How to make a Pre-Game Routine for Athletes

We have all felt the frustration of having a ‘bad game.’  It seems hard to transfer all of the training we do into competition.  You’re probably pretty good at eating the right foods and warming up our muscles before a game, but what are you doing to prepare mentally?  Research is showing that getting your mindset right before a game with a pre-performance routine can make a big difference to your in-game performance.

Pre-Performance Routines
A pre-performance routine is defined as a ‘sequence of task-relevant thoughts and actions which an athlete engages in systematically prior to his or her performance of a specific sport skill.’(Moran, 1996, p177).  This definition highlights that a routine needs to be task-specific, systematic and interacted with.
Reduced Anxiety and Increased Focus
Top athletes will generally utilize a pre-game or pre-competition routine.  These help to reduce distractions, minimize anxiety and allows them to slowly narrow their focus. 
Essentially, a pre-game/competition routine puts them into a competition mindset that best allows optimal performance in their sport/skill especially ‘closed skills.’ Closed skills are those you can practice like free throws or a golf putt.

When you are focused on a pre-game routine, you hone in on the things you can control, rather than the ‘what ifs’ & distractions that generate fear, anxiety and create doubts in your ability to perform.

Creating Your Pre-Game Routine
Paying attention to your pre-game routine keeps you grounded and in the present, keeps you relaxed & minimises those distractions.

There are two main sections to an effective pre-game routine:

ACTIONS:

  • Actions or behaviours which enable you to do the task in your sport/activity
  • Using the same number of actions or behaviours before each skill execution

THOUGHTS:

  • Self-talk – Tell yourself what you are going to do or feel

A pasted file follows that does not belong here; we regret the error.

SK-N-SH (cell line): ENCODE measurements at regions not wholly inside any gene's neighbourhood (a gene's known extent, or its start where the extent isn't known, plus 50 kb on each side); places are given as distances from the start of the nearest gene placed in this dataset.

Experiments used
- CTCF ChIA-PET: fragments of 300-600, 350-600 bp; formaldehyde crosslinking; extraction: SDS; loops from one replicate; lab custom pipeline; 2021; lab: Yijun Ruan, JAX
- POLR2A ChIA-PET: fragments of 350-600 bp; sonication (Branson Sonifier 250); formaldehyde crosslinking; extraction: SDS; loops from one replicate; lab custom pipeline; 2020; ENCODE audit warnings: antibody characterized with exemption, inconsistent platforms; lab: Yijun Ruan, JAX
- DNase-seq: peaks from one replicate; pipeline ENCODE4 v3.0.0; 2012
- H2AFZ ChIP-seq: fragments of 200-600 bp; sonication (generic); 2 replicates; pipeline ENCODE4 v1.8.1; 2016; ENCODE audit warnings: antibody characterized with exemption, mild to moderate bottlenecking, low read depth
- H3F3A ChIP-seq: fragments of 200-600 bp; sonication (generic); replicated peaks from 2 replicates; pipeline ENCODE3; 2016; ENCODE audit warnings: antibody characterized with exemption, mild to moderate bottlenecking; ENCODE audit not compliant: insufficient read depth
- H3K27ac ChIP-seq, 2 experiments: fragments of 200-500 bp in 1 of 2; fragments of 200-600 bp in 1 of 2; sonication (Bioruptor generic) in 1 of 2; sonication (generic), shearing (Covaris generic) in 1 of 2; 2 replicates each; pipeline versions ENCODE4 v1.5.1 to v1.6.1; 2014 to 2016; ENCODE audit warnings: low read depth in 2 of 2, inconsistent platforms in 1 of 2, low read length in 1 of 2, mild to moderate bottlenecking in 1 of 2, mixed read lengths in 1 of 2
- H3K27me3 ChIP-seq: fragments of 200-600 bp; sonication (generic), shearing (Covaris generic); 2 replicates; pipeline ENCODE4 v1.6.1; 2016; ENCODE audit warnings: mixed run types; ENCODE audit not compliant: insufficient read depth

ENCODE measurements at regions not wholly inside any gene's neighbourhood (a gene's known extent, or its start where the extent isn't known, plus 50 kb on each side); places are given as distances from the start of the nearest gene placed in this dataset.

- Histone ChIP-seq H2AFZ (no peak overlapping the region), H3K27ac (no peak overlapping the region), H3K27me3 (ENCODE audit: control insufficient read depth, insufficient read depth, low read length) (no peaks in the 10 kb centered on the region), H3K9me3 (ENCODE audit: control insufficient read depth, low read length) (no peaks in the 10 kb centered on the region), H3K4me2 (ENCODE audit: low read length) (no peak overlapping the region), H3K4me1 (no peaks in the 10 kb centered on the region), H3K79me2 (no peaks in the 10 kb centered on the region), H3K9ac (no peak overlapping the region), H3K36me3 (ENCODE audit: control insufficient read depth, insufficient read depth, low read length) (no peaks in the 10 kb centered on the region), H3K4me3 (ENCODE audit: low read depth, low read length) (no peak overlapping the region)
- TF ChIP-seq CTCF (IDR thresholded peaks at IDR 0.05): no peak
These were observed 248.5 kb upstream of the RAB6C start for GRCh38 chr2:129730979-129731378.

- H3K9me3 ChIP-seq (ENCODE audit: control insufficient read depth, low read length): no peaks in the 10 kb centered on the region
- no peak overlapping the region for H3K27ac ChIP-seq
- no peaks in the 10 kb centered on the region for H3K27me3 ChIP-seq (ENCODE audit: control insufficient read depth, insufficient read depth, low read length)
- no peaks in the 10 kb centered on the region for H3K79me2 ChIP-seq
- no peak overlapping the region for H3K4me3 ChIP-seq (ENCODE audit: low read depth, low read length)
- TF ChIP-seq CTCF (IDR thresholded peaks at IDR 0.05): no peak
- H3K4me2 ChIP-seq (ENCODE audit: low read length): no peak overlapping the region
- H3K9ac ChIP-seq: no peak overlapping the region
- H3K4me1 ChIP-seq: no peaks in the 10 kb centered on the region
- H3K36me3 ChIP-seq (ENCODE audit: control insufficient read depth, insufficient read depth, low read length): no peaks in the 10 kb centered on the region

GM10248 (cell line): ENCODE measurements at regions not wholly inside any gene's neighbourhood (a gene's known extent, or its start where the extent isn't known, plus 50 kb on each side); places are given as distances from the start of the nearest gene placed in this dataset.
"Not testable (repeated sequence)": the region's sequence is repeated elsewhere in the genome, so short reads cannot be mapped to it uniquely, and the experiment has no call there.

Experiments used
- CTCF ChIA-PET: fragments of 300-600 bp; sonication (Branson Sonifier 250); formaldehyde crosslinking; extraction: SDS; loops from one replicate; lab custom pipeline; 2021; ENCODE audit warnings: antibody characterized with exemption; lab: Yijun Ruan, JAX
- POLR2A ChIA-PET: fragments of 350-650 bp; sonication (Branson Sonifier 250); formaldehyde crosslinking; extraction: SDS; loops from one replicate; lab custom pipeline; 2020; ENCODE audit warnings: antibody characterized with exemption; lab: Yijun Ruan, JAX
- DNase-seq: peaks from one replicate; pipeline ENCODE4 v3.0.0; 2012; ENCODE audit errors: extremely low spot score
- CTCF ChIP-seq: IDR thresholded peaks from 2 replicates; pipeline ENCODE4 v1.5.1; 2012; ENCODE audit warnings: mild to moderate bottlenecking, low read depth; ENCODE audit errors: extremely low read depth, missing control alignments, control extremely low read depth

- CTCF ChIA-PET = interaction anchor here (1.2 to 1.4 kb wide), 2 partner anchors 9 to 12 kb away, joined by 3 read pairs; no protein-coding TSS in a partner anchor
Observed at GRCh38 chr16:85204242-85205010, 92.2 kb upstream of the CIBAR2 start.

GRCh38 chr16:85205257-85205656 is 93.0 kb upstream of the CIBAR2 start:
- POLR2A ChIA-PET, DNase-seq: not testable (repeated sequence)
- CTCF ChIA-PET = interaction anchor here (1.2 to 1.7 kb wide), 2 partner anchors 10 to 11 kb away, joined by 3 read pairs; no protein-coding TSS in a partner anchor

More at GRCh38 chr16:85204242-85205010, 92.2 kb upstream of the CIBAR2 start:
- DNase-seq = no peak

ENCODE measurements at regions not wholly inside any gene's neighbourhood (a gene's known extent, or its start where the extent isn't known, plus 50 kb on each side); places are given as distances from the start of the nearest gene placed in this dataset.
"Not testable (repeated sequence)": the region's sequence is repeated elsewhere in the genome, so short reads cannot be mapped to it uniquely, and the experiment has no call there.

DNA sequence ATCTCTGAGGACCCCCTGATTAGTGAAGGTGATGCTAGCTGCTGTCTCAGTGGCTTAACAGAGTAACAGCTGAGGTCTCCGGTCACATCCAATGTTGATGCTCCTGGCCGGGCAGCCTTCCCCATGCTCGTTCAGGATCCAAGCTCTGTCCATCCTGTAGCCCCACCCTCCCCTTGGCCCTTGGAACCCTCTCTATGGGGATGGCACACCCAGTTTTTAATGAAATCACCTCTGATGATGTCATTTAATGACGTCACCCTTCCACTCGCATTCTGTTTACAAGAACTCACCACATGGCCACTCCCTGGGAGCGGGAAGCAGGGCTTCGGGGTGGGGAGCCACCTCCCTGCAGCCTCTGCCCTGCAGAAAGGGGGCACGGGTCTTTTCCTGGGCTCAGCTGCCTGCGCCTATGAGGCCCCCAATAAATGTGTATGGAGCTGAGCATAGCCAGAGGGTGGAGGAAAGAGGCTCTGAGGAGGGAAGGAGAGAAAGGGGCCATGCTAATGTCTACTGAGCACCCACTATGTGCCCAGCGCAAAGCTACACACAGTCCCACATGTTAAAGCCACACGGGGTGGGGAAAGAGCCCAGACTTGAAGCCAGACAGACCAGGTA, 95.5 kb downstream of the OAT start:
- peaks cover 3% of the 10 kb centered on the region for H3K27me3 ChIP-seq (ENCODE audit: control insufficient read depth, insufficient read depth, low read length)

• Be Positive- Be relevant and keep it short
  • Visualisation – Use your imagination to visualise yourself succeeding in what you’re about to do
  • Control- Take time to relax and control your breathing
  • Avoid Overthinking – ‘Feel’ the motions of performing the skill or action before you perform them

Your individual routine is going to be different to someone else’s… find what works for you.

The main question/s when developing your pre-game routine should be:

What puts you in the proper mindset to compete? What actions, prior to competition, have helped you perform at your best?”

Some examples of pre-game routine actions and thoughts:

  • Get at least 8 hours of sleep before competing, have a set time to go to bed.
  • Have plenty of water in the morning instead of caffeine.
  • Listen to a motivational video that resonates with you to get in the mindset for the game
  • Build a mantra for how you want to perform in the game to repeat to yourself – ‘Strong and Powerful’ or ‘Precision and Speed’ for example
  • Take time to close your eyes to visualise and feel what succeeding looks and feels like. In a basketball free throw for example, visualise yourself at the free throw line with a powerful stance, feel your arm and elbow bending and releasing in a straight motion and visualise the ball swoop into the basket.

Final tips on deciding what to use for your pre-game routine:

  • Keep it consistent but be flexible; as your skill develops your routine will need little changes along the way
  • Make sure elements of your routine are task-specific to the skill being executed
  • A routine will take time to establish & can take time to perform; be consistent with the duration & if you get distracted, if possible stop & start again
  • Stay focused on preparing yourself – mentally & physically – for the upcoming game, not your opponents or the outcome

Want to know more about how you can train to become a better athlete? Visit Acceleration’s website today.

 


Written By Daniel Nilsson

BEXSS, High Performance Specialist and Head Performance Coach Acceleration Australia.

Edited by Evelyn Briggs

 

Reference
Moran, A.P. (1996). The Psychology of Concentration in Sport Performers: A Cognitive Analysis (1st ed.). Psychology Press. https://doi.org/10.4324/9781315784946

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